7. Brilliant post and comments, all of them.

    Jargon is an issue in EVERY industry so why would social media be any different.

    One of the issues for me is how suspect it makes me of the social media “experts” or “gurus.” Isn’t it common sense in marketing that you would WANT to speak the language your prospective clients are using to find solutions to their problems?

    Yet they aren’t walking their talk? Geez.

    Aren’t we really just talking about valuable and relevant content versus advertising and spam?

    Thanks for the reference to the – Content Marketing Institute. Sounds like it’s worth a peek.

    • Pat — You’re right. Why aren’t communications professionals (and that’s what we all are) using the language of their customers and not more jargon only they understand?

  8. Back in the day, it was called Public Relations. Unfortunately, the less strategic or effective practices of that discipline were the proverbial bad apples, so we started calling it something else. And then again, something else, and then again…

    It’s always been about putting an organization’s message in front of its constituents that results in them buying something, saying something, thinking something, or doing or not doing something. If calling it Content Marketing or Content Management will strategically, creatively and effectively deliver results, then have at it.

    • Susannah — having spent my entire career in Public Relations, I am sad that people look for euphemisms because PR has gotten such a bad rap in the press. I guess content management or content marketing are more terms to hide behind.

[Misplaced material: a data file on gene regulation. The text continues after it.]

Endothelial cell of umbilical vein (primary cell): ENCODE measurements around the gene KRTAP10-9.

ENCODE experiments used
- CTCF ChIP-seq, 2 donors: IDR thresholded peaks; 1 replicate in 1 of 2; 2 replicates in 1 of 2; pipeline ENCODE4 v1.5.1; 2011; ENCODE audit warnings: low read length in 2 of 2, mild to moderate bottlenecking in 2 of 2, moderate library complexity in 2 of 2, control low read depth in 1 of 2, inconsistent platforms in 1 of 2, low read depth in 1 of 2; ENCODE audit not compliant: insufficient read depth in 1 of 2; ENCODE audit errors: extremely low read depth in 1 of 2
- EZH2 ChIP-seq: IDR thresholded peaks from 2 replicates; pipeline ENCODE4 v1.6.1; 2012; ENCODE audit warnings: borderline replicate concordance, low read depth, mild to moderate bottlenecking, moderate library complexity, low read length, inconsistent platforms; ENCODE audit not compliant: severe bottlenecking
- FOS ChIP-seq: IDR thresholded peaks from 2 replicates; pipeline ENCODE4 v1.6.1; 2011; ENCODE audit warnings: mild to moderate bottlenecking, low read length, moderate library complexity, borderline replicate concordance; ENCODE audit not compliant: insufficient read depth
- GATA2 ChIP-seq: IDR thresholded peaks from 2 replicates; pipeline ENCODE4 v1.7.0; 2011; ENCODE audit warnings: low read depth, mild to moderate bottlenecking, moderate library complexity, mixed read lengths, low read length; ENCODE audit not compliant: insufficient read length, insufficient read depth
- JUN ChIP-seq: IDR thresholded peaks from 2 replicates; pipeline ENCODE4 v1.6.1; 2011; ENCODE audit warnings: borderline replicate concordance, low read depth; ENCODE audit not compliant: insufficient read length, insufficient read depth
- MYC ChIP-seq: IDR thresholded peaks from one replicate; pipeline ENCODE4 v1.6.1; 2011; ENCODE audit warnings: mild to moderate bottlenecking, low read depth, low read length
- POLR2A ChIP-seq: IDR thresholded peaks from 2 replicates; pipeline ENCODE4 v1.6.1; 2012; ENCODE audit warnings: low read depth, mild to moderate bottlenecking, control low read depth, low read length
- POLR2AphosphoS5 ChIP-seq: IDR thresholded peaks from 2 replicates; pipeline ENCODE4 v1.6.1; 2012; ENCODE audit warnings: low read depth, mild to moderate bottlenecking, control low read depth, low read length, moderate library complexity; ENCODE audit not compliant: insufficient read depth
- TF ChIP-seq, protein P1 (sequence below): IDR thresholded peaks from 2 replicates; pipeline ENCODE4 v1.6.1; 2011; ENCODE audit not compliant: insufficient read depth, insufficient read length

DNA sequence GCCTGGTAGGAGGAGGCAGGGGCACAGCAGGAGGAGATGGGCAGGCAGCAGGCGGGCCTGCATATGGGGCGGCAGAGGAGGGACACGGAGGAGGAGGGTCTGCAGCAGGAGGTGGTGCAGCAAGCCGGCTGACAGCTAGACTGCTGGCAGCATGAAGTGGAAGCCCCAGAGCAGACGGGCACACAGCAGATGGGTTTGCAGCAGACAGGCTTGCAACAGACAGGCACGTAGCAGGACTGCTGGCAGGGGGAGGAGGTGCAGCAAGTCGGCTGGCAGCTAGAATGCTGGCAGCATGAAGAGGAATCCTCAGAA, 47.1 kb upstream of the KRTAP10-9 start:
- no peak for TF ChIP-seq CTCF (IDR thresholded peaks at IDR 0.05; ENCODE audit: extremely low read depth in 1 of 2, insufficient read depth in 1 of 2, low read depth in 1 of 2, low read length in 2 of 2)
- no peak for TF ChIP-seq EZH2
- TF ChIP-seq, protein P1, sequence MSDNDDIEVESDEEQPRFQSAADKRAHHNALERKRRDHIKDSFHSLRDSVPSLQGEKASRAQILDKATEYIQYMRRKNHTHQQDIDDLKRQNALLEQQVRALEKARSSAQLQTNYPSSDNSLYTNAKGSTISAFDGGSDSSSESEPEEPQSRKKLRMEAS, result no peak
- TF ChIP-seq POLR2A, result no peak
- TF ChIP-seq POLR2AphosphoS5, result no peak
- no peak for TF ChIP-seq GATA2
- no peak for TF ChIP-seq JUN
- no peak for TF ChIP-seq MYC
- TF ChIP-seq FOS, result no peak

9. Jeannette,
    I was smiling and nodding my head in agreement with you as I read this article. I’ve often wondered what people meant when they’re talking about content marketing. To me, the term implies that you’re selling content. It’s strictly jargon. As for the term content management, I’ve always assumed that was derived from CMS (content management system) which really means more to programmers and techies than anyone else. When you say CMS to me, I immediately think of Drupal and Joomla which preceded WordPress in popularity. (I still have one client whose site runs on Joomla.) I believe that it may have been after WP became the preferred CMS software that we started to see an overuse of the terms.

    • Sherryl — you’re quite right. The term CMS was first coined by the technology industry. I always refer to WP as a content management system — not to be confused, of of course with content marketing and content management!

  10. I can see the pros and cons of both. PR has definitely gotten a bad rap, especially in the more recent years, but ultimately I agree that these are more terms to hide behind. Keeping it on, what I like to call, “front street” is definitely the best way to go. It’s funny though, that a blog is described as being free content. I can see why it would be, but to me (as a creative) it’s always been a creative/marketing tool. Heavier on the creative with a light spread of marketing. 🙂

    It was good to read your blog again, Jeannette.

    • Hi Dennis — welcome back. Always good to hear from you. I enjoy reading your posts because they are so creatively written. Of course, blogs are also a marketing tool, which I’m glad you pointed out. As I’ve often said, a blog is the centerpiece of a company’s social media strategy in reaching its customers and potential customers.

  11. Thanks for your comment, Karnal. Yes, if the jargon is unfamiliar to your target audience, why use it?